Howdy from East TN

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EmoryRiver
Posts: 20
Joined: Sun Dec 30, 2012 3:04 pm

Howdy from East TN

Post by EmoryRiver » Sun Dec 30, 2012 3:21 pm

My name is Hugh and I grew up following my father around Tennessee timber tracts.

I enjoy keeping a list of species I have found on our timber tracts and measuring some of the big boys I stumble across.

I imagine this has been discussed previously but was wondering what the tallest tree in Tennessee or the East is? I think I've got a few White Pines that might be contenders.
Thanks for the info!

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edfrank
Posts: 4217
Joined: Sun Mar 07, 2010 5:46 pm

Re: Howdy from East TN

Post by edfrank » Sun Dec 30, 2012 3:37 pm

Hugh,

Welcome to the Native Tree Society. I am wondering how you are measuring your tree heights? For your information the tallest current tree, based upon the most recent measurement is a tuliptree (Liriodendron tulipifera) on Fork Branch in GSMNP in western NC at 191.9 feet. The second tallest currently is the Boogerman white pine at 188.9 feet, although that reading is perhaps four years old. These are both laser rangefinder/clinometer and tape dropped measurements, so they are accurate. At one time the Boogerman pine was measured at 207 feet by cross-triangulation. I look forward to hearing more about your big trees. We don't have a member who is active from your area.

Edward Frank
"I love science and it pains me to think that so many are terrified of the subject or feel that choosing science means you cannot also choose compassion, or the arts, or be awe by nature. Science is not meant to cure us of mystery, but to reinvent and revigorate it." by Robert M. Sapolsky

EmoryRiver
Posts: 20
Joined: Sun Dec 30, 2012 3:04 pm

Re: Howdy from East TN

Post by EmoryRiver » Sun Dec 30, 2012 3:55 pm

I just use a Suunto handheld clinometer and could be off, but we have several pockets of white pines in a few drainages that I measured at 165-185. I have only measured a couple in one of these stands. I would love advice on more accurate measuring and would be happy to show anyone the trees to get better numbers if mine are off. Thanks for the info, these are relatively young pines under 100 years old.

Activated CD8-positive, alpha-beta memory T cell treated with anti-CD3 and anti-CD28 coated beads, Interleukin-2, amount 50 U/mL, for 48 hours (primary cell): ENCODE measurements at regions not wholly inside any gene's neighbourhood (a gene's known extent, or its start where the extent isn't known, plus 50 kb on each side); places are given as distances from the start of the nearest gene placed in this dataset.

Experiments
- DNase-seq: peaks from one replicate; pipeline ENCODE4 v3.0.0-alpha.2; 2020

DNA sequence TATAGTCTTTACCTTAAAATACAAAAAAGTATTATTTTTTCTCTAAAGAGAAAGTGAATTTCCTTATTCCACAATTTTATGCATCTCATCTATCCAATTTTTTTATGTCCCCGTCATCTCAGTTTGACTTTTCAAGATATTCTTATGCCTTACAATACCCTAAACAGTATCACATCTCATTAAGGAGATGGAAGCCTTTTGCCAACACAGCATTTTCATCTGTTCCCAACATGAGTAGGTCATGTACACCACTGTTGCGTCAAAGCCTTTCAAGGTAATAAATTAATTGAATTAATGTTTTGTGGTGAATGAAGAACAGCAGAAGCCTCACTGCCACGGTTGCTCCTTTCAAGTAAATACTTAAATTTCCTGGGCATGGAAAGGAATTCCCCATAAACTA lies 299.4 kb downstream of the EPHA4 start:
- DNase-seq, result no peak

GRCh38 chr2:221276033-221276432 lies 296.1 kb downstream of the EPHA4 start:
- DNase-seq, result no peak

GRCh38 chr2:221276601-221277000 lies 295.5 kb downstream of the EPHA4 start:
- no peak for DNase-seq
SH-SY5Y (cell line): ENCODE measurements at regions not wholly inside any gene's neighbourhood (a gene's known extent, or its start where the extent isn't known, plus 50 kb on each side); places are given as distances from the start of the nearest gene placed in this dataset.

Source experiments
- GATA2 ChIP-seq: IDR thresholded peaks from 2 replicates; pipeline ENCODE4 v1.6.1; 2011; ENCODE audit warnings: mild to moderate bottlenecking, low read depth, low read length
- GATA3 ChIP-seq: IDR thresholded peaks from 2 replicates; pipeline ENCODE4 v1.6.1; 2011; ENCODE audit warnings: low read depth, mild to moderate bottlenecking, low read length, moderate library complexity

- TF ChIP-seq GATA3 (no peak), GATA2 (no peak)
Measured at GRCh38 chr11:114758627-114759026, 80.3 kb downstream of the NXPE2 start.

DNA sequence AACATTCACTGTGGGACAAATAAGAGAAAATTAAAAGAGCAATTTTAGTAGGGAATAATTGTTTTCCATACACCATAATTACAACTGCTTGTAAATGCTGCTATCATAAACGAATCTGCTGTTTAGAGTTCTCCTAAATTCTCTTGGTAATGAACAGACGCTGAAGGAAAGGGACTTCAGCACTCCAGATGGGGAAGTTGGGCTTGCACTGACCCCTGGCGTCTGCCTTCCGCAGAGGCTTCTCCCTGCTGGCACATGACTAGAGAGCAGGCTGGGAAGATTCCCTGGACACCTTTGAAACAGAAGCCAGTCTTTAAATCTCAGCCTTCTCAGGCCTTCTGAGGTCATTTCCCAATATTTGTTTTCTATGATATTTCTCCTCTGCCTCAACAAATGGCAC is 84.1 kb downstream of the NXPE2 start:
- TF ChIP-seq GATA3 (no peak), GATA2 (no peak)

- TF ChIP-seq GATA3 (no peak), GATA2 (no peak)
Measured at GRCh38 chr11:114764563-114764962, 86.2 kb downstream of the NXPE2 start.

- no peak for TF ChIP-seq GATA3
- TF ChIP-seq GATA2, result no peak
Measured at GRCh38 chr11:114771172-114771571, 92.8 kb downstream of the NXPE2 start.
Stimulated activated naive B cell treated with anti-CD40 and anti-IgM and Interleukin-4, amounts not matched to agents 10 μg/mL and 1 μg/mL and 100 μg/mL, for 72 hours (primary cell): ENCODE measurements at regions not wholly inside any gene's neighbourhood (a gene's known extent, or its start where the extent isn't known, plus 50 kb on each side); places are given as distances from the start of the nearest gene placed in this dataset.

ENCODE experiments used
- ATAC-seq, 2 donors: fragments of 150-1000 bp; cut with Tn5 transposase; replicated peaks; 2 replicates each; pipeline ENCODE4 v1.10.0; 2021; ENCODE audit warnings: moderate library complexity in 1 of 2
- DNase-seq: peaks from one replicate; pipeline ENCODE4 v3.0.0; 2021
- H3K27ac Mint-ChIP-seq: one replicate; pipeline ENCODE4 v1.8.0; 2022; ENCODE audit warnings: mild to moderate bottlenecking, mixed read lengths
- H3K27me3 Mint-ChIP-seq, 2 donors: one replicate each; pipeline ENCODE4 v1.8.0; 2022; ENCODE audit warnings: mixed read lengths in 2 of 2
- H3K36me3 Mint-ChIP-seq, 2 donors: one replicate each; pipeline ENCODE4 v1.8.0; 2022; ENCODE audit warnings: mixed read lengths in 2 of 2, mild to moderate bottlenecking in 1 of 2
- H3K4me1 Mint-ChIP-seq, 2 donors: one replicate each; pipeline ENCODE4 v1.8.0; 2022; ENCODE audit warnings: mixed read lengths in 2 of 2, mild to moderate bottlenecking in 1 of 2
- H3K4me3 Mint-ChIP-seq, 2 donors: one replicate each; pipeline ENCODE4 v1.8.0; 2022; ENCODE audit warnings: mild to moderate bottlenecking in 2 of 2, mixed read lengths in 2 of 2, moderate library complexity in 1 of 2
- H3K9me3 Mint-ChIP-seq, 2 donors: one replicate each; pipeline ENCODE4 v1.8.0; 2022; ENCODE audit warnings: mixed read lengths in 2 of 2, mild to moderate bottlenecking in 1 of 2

-Hugh

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dbhguru
Posts: 4568
Joined: Mon Mar 08, 2010 9:34 pm

Re: Howdy from East TN

Post by dbhguru » Thu Jan 03, 2013 6:07 pm

Hugh,

The measurement guidelines on the NTS website discuss the primary ways to measure tree height. You really need a laser rangefinder to go with your clinometer. Also, a scientific calculator is a must. With those three instruments you can measure tree height using the sine method. I presume that when you mentioned that you used only a clinometer you also had a tape to lay out a baseline from the point of measurement to the tree being measured.

What scales do your clinometer have, e.g degrees and percent slope? If you ca give us more information on exactly how you performed your measurements, we can help you fine tune the process.

Bob
Robert T. Leverett
Co-founder, Native Native Tree Society
Co-founder and President
Friends of Mohawk Trail State Forest
Co-founder, National Cadre

EmoryRiver
Posts: 20
Joined: Sun Dec 30, 2012 3:04 pm

Re: Howdy from East TN

Post by EmoryRiver » Sun Jan 13, 2013 8:39 pm

The clinometer I use is based on a linear/flat line distance from the tree of 66 feet. For tall trees I measure out 132 ft (with tape) then double my dial reading for results. I understand there is room for error and 10 feet of error would be very easy to have.

I know they are tall trees, I just don't know exact heights, and still seem to be growing well especially bottomland groves.

I am confident on a few 160-170' trees around and I am curious about a couple that seem a bit higher 180+-

I am happy to show anyone the trees and would love any advice on more accurate measurements. Thanks

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